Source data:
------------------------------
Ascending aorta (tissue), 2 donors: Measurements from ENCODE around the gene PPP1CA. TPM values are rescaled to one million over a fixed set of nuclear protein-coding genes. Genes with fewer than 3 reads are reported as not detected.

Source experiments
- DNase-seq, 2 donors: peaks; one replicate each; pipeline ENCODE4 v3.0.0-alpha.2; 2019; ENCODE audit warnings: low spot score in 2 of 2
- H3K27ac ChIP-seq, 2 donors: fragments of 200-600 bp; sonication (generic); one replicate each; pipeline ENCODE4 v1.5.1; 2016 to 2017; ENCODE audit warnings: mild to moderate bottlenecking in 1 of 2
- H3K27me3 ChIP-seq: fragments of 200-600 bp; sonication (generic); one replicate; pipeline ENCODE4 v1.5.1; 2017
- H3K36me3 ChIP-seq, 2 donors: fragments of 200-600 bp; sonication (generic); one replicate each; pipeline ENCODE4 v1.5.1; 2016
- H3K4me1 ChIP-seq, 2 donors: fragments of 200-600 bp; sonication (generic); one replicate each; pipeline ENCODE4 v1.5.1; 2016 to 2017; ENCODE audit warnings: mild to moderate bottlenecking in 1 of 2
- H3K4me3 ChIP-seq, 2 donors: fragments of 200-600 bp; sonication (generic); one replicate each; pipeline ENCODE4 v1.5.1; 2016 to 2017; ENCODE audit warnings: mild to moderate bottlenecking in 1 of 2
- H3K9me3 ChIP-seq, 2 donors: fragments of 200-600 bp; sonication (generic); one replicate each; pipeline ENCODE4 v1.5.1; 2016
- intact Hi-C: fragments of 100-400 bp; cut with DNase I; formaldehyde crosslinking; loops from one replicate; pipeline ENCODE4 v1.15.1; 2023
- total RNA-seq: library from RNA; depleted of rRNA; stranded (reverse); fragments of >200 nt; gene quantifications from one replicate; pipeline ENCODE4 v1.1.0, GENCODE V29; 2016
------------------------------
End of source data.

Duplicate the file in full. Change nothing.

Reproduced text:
Ascending aorta (tissue), 2 donors: Measurements from ENCODE around the gene PPP1CA. TPM values are rescaled to one million over a fixed set of nuclear protein-coding genes. Genes with fewer than 3 reads are reported as not detected.

Source experiments
- DNase-seq, 2 donors: peaks; one replicate each; pipeline ENCODE4 v3.0.0-alpha.2; 2019; ENCODE audit warnings: low spot score in 2 of 2
- H3K27ac ChIP-seq, 2 donors: fragments of 200-600 bp; sonication (generic); one replicate each; pipeline ENCODE4 v1.5.1; 2016 to 2017; ENCODE audit warnings: mild to moderate bottlenecking in 1 of 2
- H3K27me3 ChIP-seq: fragments of 200-600 bp; sonication (generic); one replicate; pipeline ENCODE4 v1.5.1; 2017
- H3K36me3 ChIP-seq, 2 donors: fragments of 200-600 bp; sonication (generic); one replicate each; pipeline ENCODE4 v1.5.1; 2016
- H3K4me1 ChIP-seq, 2 donors: fragments of 200-600 bp; sonication (generic); one replicate each; pipeline ENCODE4 v1.5.1; 2016 to 2017; ENCODE audit warnings: mild to moderate bottlenecking in 1 of 2
- H3K4me3 ChIP-seq, 2 donors: fragments of 200-600 bp; sonication (generic); one replicate each; pipeline ENCODE4 v1.5.1; 2016 to 2017; ENCODE audit warnings: mild to moderate bottlenecking in 1 of 2
- H3K9me3 ChIP-seq, 2 donors: fragments of 200-600 bp; sonication (generic); one replicate each; pipeline ENCODE4 v1.5.1; 2016
- intact Hi-C: fragments of 100-400 bp; cut with DNase I; formaldehyde crosslinking; loops from one replicate; pipeline ENCODE4 v1.15.1; 2023
- total RNA-seq: library from RNA; depleted of rRNA; stranded (reverse); fragments of >200 nt; gene quantifications from one replicate; pipeline ENCODE4 v1.1.0, GENCODE V29; 2016